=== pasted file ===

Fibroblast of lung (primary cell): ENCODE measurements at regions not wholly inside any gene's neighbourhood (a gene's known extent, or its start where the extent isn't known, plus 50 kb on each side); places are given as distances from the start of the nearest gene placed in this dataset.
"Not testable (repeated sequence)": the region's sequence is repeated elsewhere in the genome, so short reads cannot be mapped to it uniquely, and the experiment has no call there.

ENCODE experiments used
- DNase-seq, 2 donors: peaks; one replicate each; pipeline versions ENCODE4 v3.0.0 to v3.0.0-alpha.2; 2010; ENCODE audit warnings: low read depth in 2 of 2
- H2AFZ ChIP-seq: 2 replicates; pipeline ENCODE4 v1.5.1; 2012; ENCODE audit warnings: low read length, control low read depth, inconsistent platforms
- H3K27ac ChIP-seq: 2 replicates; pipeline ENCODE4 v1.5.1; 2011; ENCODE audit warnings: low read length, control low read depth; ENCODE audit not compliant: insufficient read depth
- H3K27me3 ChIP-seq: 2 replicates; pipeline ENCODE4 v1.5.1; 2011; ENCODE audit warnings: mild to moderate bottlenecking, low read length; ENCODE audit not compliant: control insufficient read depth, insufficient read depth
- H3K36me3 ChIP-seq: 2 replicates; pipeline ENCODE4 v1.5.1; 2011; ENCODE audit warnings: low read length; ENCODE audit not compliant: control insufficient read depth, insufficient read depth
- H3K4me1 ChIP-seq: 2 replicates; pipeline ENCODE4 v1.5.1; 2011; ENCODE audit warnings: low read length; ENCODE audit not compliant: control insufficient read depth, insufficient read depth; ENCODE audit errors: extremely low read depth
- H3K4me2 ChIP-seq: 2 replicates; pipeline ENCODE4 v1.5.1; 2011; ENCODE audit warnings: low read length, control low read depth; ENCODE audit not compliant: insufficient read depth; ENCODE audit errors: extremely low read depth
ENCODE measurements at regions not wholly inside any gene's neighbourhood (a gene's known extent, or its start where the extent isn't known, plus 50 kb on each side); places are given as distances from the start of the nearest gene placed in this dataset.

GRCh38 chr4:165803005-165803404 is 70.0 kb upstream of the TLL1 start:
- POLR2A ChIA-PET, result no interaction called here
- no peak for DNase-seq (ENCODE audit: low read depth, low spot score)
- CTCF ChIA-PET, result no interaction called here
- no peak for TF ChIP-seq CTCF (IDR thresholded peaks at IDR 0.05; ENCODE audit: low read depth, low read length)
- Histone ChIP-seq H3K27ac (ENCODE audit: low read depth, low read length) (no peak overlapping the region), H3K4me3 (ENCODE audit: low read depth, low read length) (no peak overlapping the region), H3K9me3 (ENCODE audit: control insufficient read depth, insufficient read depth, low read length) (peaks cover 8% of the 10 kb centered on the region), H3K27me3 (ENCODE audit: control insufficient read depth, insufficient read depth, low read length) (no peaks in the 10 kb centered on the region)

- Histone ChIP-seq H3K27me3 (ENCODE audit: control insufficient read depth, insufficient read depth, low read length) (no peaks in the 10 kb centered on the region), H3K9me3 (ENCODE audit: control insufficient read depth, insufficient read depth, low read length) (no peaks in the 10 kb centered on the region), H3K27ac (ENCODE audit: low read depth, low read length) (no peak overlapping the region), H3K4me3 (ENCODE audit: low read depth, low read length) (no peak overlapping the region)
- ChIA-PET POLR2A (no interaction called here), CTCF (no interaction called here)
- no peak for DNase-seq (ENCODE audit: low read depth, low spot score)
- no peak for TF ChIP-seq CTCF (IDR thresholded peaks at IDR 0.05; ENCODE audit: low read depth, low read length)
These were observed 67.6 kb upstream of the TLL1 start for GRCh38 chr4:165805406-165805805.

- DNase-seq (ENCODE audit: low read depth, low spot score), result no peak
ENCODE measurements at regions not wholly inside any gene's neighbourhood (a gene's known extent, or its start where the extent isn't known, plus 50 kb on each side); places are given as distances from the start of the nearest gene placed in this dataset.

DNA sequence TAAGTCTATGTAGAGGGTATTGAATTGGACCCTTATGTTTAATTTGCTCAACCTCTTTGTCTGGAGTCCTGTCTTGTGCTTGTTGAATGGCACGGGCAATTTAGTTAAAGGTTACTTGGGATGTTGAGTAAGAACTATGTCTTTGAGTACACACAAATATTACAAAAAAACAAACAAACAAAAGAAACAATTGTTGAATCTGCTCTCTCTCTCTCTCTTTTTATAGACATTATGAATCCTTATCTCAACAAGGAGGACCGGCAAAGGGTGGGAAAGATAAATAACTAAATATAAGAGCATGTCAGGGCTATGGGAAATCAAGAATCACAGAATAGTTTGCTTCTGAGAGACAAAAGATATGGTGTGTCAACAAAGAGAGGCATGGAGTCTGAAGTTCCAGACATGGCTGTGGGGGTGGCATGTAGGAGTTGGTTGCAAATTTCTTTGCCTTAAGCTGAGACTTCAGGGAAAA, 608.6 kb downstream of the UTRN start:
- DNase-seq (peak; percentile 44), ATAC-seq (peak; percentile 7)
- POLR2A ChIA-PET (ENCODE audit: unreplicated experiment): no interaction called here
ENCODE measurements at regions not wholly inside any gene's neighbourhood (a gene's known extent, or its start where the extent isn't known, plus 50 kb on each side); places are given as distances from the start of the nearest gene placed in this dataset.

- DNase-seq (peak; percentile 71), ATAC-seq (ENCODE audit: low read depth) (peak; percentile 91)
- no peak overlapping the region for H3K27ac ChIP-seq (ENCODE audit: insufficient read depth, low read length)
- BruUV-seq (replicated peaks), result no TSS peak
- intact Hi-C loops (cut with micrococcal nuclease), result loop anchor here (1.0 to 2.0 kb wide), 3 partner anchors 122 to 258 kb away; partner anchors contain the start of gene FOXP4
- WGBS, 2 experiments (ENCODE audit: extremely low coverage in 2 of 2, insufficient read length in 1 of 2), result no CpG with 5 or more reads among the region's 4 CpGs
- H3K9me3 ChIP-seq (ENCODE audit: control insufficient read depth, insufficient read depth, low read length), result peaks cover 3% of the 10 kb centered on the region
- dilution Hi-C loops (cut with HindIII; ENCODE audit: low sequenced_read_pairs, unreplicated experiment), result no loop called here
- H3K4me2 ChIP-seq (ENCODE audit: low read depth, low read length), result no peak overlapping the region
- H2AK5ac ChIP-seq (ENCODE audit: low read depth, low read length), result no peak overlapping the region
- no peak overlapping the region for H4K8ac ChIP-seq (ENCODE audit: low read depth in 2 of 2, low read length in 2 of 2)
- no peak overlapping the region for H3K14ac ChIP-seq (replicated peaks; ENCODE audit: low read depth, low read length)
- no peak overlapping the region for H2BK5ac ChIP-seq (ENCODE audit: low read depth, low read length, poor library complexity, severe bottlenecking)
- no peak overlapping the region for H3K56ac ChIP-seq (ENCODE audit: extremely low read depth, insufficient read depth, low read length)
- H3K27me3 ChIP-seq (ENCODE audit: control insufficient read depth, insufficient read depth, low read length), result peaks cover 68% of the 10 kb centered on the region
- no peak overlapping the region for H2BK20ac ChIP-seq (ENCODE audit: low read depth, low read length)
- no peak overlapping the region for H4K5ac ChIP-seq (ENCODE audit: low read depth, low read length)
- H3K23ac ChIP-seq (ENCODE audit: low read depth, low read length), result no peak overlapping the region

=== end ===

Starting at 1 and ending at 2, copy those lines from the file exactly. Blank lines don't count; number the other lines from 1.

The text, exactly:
Fibroblast of lung (primary cell): ENCODE measurements at regions not wholly inside any gene's neighbourhood (a gene's known extent, or its start where the extent isn't known, plus 50 kb on each side); places are given as distances from the start of the nearest gene placed in this dataset.
"Not testable (repeated sequence)": the region's sequence is repeated elsewhere in the genome, so short reads cannot be mapped to it uniquely, and the experiment has no call there.